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If $G$ is a finitely group and $S$ a finite symmetric set of generators, the associated Cayley graph, then $x \mapsto x^{-1}$ gives rise to a geodesic symmetry $i$ at the identity: If $g=s_1^{e_1}\cdots s_k^{e_k}$ with $e_i \in \{\pm 1\}$, then let $i(g):=s_1^{-e_1}\cdots s_k^{-e_k}$.` Translating $i$ via $G$, there is a symmetry at every vertex. For points in the interior of edges, there is likewise a (local) symmetry.

This prompts my question: What concepts of locally symmetric Riemannian spaces can be applied to the study of Cayley graphs?

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I don't think, that the inversion is a symmetry of the Cayley- graph. Two vertices are adjacent in the Cayley-graph, if they differ by a (say) right multiplication with an element in S. After inverting this turns into left multiplication. For example in the free group inversion is not even a quasi-isometry: a^nb and a^n have distance 1, but their inverses have distance 2n+1. So this question makes only sense, if one considers a modified version of the Cayley-graph, where left and right multiplication is allowed. – HenrikRüping Mar 25 '10 at 12:56
Thank you for the correction. What I meant was the symmetry which is locally given by $x \mapsto x^{-1}$; globally it will have the description as I have now given above. – Guntram Mar 25 '10 at 13:52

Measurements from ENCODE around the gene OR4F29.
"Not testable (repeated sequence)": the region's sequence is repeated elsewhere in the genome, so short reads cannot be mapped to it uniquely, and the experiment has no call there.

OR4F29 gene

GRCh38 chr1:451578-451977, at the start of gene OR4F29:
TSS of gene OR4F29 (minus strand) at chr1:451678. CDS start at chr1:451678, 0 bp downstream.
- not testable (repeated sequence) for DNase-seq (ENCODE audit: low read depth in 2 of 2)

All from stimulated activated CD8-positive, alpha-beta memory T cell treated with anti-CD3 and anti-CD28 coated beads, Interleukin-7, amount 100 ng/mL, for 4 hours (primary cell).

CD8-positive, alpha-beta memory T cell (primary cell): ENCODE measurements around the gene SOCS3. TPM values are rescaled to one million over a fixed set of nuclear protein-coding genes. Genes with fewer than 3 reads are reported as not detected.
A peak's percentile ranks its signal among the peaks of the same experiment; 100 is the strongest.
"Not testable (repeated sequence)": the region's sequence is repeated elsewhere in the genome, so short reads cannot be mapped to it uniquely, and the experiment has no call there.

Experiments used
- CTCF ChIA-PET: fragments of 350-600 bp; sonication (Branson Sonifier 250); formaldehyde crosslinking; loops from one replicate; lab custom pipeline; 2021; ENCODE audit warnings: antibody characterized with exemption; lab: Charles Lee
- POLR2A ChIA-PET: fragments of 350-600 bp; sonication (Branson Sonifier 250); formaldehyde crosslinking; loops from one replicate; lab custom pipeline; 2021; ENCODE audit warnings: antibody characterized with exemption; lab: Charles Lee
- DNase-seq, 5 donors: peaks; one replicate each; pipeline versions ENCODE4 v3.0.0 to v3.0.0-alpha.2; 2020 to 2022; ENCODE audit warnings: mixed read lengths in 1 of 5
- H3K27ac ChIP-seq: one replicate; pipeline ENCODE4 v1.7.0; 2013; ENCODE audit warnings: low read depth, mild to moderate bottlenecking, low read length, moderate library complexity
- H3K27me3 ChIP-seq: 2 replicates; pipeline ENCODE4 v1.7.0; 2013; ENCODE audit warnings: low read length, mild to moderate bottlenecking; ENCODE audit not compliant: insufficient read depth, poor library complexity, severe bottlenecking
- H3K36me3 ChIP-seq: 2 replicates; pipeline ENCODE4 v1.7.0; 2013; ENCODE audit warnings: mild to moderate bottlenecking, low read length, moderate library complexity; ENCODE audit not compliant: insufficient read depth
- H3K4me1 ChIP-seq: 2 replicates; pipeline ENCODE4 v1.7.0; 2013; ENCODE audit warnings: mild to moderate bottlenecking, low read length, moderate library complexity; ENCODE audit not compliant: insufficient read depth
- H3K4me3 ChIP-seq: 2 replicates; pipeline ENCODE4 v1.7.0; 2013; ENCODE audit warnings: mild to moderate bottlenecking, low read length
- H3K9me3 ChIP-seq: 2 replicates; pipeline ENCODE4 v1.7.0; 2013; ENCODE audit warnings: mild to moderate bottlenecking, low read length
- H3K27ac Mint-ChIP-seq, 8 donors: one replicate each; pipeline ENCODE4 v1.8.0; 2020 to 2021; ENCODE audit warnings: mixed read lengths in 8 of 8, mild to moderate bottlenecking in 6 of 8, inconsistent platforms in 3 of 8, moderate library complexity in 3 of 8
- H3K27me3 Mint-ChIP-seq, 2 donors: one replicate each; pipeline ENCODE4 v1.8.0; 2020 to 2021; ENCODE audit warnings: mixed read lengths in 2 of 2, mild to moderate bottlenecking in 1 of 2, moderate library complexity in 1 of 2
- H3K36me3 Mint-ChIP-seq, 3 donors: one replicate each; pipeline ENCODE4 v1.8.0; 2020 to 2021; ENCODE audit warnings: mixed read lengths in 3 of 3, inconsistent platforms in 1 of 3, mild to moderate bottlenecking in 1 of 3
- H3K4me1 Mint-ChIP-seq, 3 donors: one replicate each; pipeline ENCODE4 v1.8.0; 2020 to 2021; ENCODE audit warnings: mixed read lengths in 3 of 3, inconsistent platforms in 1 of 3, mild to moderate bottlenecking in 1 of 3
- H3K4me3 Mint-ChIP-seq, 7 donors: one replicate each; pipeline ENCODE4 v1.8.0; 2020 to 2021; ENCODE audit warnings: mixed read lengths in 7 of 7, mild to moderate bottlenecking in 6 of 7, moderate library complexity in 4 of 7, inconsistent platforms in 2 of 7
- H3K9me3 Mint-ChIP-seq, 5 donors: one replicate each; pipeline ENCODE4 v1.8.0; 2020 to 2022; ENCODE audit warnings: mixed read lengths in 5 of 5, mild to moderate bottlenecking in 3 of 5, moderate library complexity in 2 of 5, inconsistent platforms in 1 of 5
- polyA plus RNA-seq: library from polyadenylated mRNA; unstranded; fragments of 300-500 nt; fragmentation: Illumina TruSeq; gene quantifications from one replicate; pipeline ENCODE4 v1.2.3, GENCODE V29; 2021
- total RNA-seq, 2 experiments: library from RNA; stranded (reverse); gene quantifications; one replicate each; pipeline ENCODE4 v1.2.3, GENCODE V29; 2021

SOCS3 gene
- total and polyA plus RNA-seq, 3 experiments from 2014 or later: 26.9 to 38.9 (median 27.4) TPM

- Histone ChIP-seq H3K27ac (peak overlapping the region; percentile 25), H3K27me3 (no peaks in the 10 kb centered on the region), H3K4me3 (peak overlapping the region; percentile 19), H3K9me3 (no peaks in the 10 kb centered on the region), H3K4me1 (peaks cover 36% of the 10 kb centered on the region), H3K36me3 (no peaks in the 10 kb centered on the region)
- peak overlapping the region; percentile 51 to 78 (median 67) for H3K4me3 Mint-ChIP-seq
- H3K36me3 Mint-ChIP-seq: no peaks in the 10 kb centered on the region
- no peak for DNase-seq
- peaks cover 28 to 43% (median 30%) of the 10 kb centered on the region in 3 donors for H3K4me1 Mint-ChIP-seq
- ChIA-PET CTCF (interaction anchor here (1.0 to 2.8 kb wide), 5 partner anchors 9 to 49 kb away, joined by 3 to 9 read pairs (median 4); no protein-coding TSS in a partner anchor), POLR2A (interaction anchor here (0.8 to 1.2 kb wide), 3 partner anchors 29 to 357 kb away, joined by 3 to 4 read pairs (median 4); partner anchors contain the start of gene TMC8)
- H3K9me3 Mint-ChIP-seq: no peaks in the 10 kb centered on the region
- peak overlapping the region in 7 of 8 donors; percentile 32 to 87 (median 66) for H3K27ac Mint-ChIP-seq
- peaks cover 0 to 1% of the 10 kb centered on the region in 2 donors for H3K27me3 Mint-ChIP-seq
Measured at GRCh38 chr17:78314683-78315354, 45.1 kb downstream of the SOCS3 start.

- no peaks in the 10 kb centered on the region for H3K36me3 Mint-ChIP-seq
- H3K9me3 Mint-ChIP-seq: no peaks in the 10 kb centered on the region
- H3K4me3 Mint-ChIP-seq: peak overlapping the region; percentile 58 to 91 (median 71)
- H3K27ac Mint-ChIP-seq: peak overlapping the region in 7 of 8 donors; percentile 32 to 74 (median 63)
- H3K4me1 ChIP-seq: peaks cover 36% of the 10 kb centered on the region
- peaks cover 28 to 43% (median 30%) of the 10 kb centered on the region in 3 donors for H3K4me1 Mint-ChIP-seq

isn't there now still a problem. A group element g might be expressed in different ways as a product of the generators and the map might give different results depending on which choice you make, e.g. s1s2=s3, but s^1^-1s_2^-1 \neq s3^-1 – HenrikRüping Mar 26 '10 at 5:51

The Cheeger constants for graphs and Riemannian locally symmetric spaces are closely related. Via inequalities of Buser and Cheeger, these are also related to eigenvalues of the laplacians for each. This analogy led to the first construction of expander graphs, by Margulis, via Property (T). More recently, this analogy has been exploited by several people, notably Marc Lackenby, to study finite-sheeted coverings using Cayley graphs of finite quotients as a finite simplicial approximation.

The point, roughly, is the following. Let $\Gamma$ be a group with generating set $S$, and suppose $\Gamma = \pi_1(M)$ for some Riemannian manifold $M$. Then any finite quotient $F$ under a homomorphism $\phi$ has a generating set $\phi(S)$, so we can form the corresponding Cayley graph $\mathcal{G}(F, \phi(S))$. Properties of $\mathcal{G}(F, \phi(S))$ like girth, spectrum, expansion constants, Cheeger constant, and so forth are closely related to the analogous concept for the finite-sheeted covering $M_\phi$ of $M$ corresponding to the subgroup $\mathrm{kernel}(\phi)$ of $\Gamma$. This analogy is most potent when you consider a family {$\mathcal{G}(F_j, \phi_j(S))$} of Cayley graphs corresponding to a family $F_j$ of finite quotients of $\Gamma$.

References for all these concepts are the books On Property ($\tau$) by Lubotzky and Zuk (unpublished, but on Lubotzky's website), Discrete Groups, Expanding Graphs and Invariant Measures by Lubotzky, Elementary Number Theory, Group Theory and Ramanujan graphs by Davidoff, Sarnak, and Valette, and Marc Lackenby's paper Expanders, ranks and graphs of groups, Israel J. Math. 146 (2005) 357-370.

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